Biographer: Steve Jobs refused early and potentially life-saving surgery for nine months (with video)

“Apple CEO Steve Jobs refused to allow surgeons to perform what could have been life-saving surgery on his pancreatic cancer, says his biographer Walter Isaacson,” CBS News reports. “In one of his deepest discussions with him, Isaacson says Jobs told him he regretted his decision to try alternative therapies and said he put off the operation because it was too invasive.”

“”I’ve asked [Jobs why he didn’t get an operation then] and he said, ‘I didn’t want my body to be opened…I didn’t want to be violated in that way,” Isaacson recalls,” CBS News reports. “So he waited nine months, while his wife and others urged him to do it, before getting the operation, reveals Isaacson. Asked by Kroft how such an intelligent man could make such a seemingly stupid decision, Isaacson replies, ‘I think that he kind of felt that if you ignore something, if you don’t want something to exist, you can have magical thinking…we talked about this a lot,’ he tells Kroft. ‘He wanted to talk about it, how he regretted it….I think he felt he should have been operated on sooner.'”

CBS News reports, “He finally had the surgery and told his employees about it, but played down the seriousness of his condition. Isaacson says he was receiving cancer treatments in secret even though he was telling everyone he was cured.”

Read more in the full article here.

MacDailyNews Take: What’s done is done. Hopefully the revelation will help save other people’s lives.

Related articles:
Doctor: There’s no way of knowing if nine-month surgery delay shortened Steve Jobs’ life – October 15, 2011
Harvard Medical School researcher: Steve Jobs’ trust in alternative medicine likely shortened his life – October 14, 2011

48 Comments

    1. There’s nothing here that most of us haven’t already suspected. While Steve Jobs made a lot of great decisions this wasn’t one of them, especially when his very life and life extension was on the line. All of his subsequent treatments and liver transplant may not have been needed. It was an irresponsible decision though certainly his right to make though many others will also pay a price in one way or the other (his family, friends, Apple, & the world). As far as I understand it though even with TIMELY treatable pancreatic cancer you are still living on borrowed time that eventually catches up.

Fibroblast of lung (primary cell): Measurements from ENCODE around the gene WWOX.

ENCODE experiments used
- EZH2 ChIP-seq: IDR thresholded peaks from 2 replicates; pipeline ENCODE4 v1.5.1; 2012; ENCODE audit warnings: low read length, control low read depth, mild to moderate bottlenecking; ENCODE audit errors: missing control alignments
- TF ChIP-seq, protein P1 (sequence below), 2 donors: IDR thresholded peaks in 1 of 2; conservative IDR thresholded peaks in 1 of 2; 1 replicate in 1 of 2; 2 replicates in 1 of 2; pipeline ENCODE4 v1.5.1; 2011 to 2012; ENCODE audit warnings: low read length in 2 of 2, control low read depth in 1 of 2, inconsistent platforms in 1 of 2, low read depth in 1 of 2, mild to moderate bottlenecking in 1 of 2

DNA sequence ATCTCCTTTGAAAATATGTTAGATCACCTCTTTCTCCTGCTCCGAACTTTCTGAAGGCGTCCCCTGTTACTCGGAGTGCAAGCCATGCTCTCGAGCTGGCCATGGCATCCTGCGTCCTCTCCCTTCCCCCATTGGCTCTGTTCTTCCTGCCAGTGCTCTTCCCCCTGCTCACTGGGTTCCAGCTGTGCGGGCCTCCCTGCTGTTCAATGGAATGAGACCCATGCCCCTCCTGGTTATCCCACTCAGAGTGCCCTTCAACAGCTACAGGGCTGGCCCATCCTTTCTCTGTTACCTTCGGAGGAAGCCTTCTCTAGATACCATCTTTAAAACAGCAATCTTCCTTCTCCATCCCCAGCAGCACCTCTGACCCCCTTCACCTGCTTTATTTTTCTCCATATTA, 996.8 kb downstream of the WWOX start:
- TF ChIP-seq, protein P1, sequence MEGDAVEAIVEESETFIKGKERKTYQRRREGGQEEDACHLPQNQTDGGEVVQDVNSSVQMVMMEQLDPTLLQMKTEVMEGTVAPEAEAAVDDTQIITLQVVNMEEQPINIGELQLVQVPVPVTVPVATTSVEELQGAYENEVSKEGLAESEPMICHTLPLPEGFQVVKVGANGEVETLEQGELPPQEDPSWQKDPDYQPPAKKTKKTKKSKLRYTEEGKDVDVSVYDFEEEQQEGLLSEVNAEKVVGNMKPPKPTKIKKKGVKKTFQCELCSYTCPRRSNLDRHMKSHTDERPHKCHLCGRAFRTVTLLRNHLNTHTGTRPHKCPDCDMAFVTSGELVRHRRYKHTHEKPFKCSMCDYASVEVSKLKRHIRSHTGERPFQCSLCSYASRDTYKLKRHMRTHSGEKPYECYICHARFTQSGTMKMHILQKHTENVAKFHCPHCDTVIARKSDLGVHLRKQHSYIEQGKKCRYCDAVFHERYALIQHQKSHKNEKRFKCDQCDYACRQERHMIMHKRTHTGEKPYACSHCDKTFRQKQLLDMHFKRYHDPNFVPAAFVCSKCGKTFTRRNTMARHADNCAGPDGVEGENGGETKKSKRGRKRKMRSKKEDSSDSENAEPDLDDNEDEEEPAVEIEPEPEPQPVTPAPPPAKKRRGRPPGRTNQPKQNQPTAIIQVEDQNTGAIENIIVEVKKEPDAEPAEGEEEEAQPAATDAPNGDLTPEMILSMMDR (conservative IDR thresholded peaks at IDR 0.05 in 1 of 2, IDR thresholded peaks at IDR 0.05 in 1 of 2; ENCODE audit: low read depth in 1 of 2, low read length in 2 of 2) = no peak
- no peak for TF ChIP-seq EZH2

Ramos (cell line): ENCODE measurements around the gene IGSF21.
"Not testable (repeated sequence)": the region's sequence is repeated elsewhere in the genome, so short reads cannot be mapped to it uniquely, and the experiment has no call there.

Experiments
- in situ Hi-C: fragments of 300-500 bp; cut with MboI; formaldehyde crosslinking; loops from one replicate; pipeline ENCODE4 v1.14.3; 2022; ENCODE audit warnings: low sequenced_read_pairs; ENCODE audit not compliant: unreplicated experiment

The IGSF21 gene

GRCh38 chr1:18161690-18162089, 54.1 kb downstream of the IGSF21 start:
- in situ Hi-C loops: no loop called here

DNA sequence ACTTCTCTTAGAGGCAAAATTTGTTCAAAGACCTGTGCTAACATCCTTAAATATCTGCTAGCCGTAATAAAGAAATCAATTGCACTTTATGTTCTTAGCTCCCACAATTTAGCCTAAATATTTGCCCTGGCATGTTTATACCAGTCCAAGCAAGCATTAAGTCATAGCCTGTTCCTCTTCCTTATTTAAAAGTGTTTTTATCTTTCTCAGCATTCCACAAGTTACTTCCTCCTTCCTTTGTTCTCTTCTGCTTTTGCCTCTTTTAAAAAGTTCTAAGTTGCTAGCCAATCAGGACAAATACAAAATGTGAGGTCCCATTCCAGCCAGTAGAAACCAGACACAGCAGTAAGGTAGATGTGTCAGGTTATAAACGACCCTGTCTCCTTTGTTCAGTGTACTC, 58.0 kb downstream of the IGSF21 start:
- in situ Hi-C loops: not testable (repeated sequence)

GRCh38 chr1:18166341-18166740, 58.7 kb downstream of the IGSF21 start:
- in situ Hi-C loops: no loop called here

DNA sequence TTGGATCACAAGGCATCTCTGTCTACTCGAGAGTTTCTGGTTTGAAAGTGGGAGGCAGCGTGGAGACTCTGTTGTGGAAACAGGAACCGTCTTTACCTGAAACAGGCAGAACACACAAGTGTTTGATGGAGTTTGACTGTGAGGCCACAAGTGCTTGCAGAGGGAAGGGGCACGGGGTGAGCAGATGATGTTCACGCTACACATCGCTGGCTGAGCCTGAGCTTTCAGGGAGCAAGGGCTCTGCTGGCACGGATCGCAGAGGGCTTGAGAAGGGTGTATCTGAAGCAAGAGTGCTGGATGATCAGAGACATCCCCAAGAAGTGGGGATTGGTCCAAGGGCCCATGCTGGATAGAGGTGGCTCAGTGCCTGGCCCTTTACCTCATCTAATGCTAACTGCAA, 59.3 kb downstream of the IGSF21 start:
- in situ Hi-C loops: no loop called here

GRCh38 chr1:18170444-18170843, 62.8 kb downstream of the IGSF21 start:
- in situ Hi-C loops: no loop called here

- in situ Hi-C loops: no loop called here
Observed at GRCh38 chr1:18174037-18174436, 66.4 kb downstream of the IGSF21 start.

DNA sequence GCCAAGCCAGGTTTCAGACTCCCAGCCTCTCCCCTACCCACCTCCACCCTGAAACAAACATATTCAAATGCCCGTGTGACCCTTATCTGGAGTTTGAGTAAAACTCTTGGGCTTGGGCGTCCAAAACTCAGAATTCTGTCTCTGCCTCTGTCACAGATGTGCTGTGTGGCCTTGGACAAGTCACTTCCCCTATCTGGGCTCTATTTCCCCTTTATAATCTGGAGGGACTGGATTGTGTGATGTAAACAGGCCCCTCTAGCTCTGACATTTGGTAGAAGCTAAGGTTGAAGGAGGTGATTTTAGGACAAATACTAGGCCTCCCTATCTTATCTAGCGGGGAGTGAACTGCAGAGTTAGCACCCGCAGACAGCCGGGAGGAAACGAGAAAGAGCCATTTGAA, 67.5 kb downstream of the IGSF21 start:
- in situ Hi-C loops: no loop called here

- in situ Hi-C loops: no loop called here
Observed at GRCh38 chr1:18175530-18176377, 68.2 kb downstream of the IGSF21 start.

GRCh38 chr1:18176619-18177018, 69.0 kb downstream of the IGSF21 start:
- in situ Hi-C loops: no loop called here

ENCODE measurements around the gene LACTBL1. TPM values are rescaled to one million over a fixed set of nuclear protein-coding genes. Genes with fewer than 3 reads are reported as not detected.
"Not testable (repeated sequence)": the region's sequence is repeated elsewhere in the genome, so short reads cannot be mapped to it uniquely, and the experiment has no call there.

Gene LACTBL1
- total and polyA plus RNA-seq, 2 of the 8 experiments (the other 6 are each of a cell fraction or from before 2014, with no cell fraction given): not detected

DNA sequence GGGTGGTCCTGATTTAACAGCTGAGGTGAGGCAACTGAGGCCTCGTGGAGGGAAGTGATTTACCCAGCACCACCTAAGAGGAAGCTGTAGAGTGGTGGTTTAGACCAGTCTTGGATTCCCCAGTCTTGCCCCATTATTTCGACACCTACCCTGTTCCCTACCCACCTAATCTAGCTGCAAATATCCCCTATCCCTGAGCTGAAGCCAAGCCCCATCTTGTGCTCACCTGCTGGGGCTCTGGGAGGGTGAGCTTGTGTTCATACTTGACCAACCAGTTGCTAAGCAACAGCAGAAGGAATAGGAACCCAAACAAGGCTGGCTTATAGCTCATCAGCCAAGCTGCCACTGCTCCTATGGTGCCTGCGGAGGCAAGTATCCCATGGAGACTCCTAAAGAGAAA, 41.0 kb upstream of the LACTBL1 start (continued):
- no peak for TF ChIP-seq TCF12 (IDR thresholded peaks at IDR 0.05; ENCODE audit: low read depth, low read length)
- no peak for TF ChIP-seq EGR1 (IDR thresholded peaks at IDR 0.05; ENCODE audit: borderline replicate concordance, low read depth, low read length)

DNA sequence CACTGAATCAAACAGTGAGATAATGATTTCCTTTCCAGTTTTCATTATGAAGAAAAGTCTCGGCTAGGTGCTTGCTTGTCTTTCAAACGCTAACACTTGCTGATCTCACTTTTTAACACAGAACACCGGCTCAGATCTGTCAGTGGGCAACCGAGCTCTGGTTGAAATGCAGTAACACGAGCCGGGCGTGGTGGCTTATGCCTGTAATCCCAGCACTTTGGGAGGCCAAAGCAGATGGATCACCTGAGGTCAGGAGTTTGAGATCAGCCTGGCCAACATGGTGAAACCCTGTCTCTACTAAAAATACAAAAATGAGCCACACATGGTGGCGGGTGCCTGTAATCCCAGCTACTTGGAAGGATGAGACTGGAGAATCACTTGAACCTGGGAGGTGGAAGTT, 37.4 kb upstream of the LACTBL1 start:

2. “what could have been life-saving surgery”

      And who says that?? A writer? Even if surgeons said that, here’s where the problem starts with people discussing with no knowledge or usually under wrong assumptions…. “could have been”.

      Let me make it easy for you to understand….

      If Mr Jobs had waited, say 4 months, the writer would be writing the same thing today “why he did not get an operation then??”. Now, cut that to 2, same thing.

      Of course getting out or stopping that thing as soon as possible makes a lot of sense but the issue remains, “could have been”. The surgeons could not guarantee he would be cured after the surgery or how much longer he would be here with us.

      I would attack it from both fronts, the surgery or medical treatment and the alternative (esoteric or otherwise) bulshit that you mention.

      In situations like that it all comes down to own beliefs and that’s what you usually do.

    3. ‘I didn’t want my body to be opened…I didn’t want to be violated in that way”

      This really sums it up, the Whipple Procedure is incredibly invasive, re-routing the intestines, etc. Look it up… I’d be reluctant too.

      All the crap about “magical thinking” on the other hand is dismissable conjecture.

  1. Groan…not this again. I am always skeptical of these biographers when the person is dead and cannot call…Bullshit. It may be true it may not be true. Why give out interviews saying interpretive statements like…”I think he kind of felt that….” This is the biographer’s interpretation, not Job’s statement or true thought processes.

      1. Reynolds, before dissing others, please read what I said more carefully. As a scientist I am trained to be skeptical. My unease comes from when these Biographers, and I agree with all who say Steve chose him carefully, start to ‘interpret’ some things Steve said or did as evidenced by interview lines like..I think he kind of felt….”. These are not Steve’s thoughts but Isaacson’s thoughts.

        1. There are few people more qualified to speak towards what he might have thought than the guy who spent years asking him what he thought and getting answers to those questions.

          Please STFU now.

      1. maclouie,

        How old are you? You’re not squatting in Zuccotti Park by any chance, are you?

        When a man like Jobs chooses a biographer, he gives him everything. No other man alive today can tell us with more precision what Steve Jobs thought and felt than Walter Isaacson. Period. An official biographer to a living person like Jobs is not some author removed from the subject researching shit on the internet. God, some people are dense fscks.

        This is the problem with some people today. It is NOT up to you to believe what you want to believe when the OVERWHELMING PREPONDERANCE OF FACTS tell you exactly what to believe.